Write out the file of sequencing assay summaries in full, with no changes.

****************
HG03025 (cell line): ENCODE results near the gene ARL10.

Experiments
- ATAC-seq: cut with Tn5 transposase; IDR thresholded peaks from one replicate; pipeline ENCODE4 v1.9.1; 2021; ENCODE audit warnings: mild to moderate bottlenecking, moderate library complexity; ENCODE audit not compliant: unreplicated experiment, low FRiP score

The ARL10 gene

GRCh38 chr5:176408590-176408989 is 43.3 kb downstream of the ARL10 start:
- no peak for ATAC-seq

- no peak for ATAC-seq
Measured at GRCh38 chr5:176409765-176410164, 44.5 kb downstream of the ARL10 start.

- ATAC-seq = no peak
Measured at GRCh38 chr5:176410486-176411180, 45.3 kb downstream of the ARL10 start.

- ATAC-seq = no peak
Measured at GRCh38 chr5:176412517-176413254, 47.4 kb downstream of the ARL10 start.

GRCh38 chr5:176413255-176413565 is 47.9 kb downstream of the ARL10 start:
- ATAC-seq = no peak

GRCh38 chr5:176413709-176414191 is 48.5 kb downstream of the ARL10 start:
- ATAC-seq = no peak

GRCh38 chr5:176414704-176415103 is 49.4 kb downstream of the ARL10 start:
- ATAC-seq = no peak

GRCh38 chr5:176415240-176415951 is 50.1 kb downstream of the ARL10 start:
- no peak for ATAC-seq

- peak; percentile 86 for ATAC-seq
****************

HG03025 (cell line): ENCODE results near the gene ARL10.

Experiments
- ATAC-seq: cut with Tn5 transposase; IDR thresholded peaks from one replicate; pipeline ENCODE4 v1.9.1; 2021; ENCODE audit warnings: mild to moderate bottlenecking, moderate library complexity; ENCODE audit not compliant: unreplicated experiment, low FRiP score

The ARL10 gene

GRCh38 chr5:176408590-176408989 is 43.3 kb downstream of the ARL10 start:
- no peak for ATAC-seq

- no peak for ATAC-seq
Measured at GRCh38 chr5:176409765-176410164, 44.5 kb downstream of the ARL10 start.

- ATAC-seq = no peak
Measured at GRCh38 chr5:176410486-176411180, 45.3 kb downstream of the ARL10 start.

- ATAC-seq = no peak
Measured at GRCh38 chr5:176412517-176413254, 47.4 kb downstream of the ARL10 start.

GRCh38 chr5:176413255-176413565 is 47.9 kb downstream of the ARL10 start:
- ATAC-seq = no peak

GRCh38 chr5:176413709-176414191 is 48.5 kb downstream of the ARL10 start:
- ATAC-seq = no peak

GRCh38 chr5:176414704-176415103 is 49.4 kb downstream of the ARL10 start:
- ATAC-seq = no peak

GRCh38 chr5:176415240-176415951 is 50.1 kb downstream of the ARL10 start:
- no peak for ATAC-seq

- peak; percentile 86 for ATAC-seq